She blazes with a light greater still than the youth. Her hair is richer, a deeper shade of gold, cast like a crown about her silver-armored shoulders, straining beneath the weight of a multitude of straps. It is hard to tell where she begins, covered as she is in jutting, irregular shapes – from her heavy sword which beats against her greaves to the jars and handles that sprout obscenely from the damp leather satchel on her back, intersected by the heavy wooden handle of a rigid steel-tipped polearm. It grows from her back like the stem of a flower, seeking desperately the sunlight to touch its polished edge, but what sunlight there is seems absorbed by her hair. Her face, as she turns, is alabaster like the boy’s, but far more vivid. Hints of rose-pink live beneath her cheekbones, flow around the corners of her eyes, a deft contrast with the cold sheen of her eyes. There’s a fundamental weight to her, a gravitas straining under some terrible pressure, but it’s not unkind – the character of an elephant or bear, made beast of burden under loyalty and love.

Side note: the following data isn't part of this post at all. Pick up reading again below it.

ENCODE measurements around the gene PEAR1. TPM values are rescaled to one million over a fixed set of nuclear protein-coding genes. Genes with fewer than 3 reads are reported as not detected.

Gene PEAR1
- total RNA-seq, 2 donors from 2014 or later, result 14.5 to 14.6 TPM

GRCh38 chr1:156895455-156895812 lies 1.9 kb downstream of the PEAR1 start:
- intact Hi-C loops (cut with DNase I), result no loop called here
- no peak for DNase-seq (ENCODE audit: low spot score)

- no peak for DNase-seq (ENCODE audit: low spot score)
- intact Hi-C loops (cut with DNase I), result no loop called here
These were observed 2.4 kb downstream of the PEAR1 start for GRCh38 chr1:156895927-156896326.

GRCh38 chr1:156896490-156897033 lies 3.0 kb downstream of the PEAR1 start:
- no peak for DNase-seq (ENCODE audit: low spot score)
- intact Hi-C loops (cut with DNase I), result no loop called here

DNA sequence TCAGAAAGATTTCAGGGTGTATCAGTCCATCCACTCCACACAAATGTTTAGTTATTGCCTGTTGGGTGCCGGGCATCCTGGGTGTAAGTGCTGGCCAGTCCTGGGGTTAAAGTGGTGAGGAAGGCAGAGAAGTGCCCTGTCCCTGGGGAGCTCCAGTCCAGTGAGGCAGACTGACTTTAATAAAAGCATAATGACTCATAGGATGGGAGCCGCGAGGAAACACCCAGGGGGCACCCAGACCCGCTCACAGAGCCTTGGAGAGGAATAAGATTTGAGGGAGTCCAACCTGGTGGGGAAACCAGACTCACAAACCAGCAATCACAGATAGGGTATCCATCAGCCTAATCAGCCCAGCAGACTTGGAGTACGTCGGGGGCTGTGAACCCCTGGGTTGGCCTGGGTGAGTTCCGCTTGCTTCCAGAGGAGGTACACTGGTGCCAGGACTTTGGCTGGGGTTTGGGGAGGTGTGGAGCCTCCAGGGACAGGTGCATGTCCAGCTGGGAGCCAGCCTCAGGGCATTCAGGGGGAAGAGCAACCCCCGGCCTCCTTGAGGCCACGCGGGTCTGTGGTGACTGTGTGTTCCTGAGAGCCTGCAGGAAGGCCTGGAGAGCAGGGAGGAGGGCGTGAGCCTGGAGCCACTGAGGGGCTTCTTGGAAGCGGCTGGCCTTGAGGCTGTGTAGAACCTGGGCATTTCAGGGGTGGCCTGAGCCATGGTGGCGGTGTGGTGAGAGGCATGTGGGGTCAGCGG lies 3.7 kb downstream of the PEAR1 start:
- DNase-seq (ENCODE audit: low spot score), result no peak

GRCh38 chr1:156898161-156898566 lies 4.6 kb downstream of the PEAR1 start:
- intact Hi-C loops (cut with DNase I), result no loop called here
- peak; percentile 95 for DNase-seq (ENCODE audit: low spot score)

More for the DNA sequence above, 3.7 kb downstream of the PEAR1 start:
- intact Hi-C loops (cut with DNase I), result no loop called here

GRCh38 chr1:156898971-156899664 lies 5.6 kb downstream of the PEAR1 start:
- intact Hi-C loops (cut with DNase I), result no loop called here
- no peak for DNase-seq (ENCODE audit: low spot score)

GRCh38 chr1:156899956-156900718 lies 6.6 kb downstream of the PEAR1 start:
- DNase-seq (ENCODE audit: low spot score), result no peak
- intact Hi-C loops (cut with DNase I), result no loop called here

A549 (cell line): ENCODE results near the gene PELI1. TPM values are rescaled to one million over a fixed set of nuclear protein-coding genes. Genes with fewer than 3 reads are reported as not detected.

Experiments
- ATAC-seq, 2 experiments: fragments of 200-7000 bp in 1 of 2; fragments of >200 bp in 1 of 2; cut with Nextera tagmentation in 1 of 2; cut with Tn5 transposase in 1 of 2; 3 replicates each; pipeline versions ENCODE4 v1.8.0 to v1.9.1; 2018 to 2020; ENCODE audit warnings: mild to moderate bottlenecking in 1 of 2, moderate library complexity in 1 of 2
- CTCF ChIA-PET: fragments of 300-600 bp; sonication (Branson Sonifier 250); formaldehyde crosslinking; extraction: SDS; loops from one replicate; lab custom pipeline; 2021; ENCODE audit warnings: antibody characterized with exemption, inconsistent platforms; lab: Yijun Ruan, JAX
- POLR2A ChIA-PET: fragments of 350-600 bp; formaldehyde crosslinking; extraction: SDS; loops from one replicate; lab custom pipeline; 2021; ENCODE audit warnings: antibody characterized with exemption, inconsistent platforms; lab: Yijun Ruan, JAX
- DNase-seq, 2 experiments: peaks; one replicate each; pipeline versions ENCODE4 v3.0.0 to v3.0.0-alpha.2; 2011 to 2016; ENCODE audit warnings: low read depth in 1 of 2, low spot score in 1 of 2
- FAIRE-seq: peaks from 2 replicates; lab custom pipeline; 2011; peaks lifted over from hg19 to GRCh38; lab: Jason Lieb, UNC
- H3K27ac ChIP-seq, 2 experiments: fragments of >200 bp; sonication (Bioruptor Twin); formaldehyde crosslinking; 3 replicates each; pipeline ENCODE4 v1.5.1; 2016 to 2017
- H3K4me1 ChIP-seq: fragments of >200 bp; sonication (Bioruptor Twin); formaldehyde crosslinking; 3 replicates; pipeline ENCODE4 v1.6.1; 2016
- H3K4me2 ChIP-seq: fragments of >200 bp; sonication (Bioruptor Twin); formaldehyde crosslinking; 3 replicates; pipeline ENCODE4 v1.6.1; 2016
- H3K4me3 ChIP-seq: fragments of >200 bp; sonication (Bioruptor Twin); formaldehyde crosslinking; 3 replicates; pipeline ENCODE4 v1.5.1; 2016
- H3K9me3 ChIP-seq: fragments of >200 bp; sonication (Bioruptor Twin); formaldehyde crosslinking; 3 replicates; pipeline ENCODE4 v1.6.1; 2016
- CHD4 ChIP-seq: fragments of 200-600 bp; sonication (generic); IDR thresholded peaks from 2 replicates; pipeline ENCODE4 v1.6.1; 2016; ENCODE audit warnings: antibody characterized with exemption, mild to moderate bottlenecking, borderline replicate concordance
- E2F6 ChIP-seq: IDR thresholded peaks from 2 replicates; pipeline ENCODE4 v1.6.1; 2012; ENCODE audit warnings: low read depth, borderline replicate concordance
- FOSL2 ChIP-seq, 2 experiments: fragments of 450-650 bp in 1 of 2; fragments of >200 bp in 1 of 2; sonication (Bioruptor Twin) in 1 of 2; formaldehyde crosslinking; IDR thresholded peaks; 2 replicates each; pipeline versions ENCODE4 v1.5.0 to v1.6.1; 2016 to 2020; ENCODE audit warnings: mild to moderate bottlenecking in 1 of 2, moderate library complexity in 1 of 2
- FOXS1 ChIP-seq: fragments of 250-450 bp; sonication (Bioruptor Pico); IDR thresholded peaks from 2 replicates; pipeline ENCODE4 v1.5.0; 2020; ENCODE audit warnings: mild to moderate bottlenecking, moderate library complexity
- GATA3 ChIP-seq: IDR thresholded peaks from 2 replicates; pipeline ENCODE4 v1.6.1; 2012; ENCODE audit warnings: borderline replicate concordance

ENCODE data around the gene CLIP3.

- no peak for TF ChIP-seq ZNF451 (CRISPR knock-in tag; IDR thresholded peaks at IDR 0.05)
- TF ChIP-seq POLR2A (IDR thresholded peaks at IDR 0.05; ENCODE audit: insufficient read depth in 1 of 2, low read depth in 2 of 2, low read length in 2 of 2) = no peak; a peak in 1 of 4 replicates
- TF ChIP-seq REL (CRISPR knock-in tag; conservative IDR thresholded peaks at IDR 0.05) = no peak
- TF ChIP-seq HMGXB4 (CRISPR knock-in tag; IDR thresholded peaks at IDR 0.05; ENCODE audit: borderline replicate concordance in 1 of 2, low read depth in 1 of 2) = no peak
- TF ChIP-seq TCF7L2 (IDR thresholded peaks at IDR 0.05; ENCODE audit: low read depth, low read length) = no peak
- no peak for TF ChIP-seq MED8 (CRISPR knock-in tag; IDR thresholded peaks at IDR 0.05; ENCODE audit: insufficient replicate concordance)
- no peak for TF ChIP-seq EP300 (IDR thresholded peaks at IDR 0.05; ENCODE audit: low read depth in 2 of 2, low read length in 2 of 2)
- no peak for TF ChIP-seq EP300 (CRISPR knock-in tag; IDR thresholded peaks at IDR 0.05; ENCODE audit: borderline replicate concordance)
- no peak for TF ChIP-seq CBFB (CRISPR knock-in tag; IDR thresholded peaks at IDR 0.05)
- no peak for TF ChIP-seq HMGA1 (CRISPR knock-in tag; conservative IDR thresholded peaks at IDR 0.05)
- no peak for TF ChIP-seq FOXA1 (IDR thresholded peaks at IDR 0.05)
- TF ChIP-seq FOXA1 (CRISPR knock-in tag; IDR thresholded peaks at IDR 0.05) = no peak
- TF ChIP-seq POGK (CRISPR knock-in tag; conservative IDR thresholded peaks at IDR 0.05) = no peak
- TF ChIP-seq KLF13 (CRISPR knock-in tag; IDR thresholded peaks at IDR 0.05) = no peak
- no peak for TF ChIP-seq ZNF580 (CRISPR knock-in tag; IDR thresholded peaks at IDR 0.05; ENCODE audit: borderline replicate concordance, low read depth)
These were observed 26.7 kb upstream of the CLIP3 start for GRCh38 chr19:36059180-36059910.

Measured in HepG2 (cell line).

She stops. Her hand is raised as the boy sidles toward the nest, glancing this way and that. In the dim silence of the burnt-umber swamps, his caution seems both unnecessary and entirely appropriate, as he steps into a stock-still pool of ochre water, so lifeless it’s almost queer to see it ripple at his touch. The third companion peers in his direction, squinting against the half-light of the remote and unseen sun. She is slight, and though straight-backed moves so reservedly as if she were shy of her shadow and attempting to hide from it, the attentions of even that dim companion unwanted. She wears brown, all brown, but possessing a curious life of its own nonetheless – like the green of the boy’s cape, it is a brown that can’t belong here, echoing saffron and honey and grain. In any other surrounding it would seem faint, barely perceptible, but in these colorless airs it shines like amber. Her skin, too, contains traces of warmth. Less pale than her companions, yet still a reserved shade, recalling the sun though never quite admitting it. Her eyes dart nervously, her hand is on her belt at the grip of some long saber, sheathed curiously elegant and unobtrusive against her narrow hip. She opens her mouth as if to speak, but makes no sound – her throat producing merely a whisper, a faint edge of wind against the weeds. It is another’s voice who comes, and it is deep and hollow like the scraping of a dead branch over bark.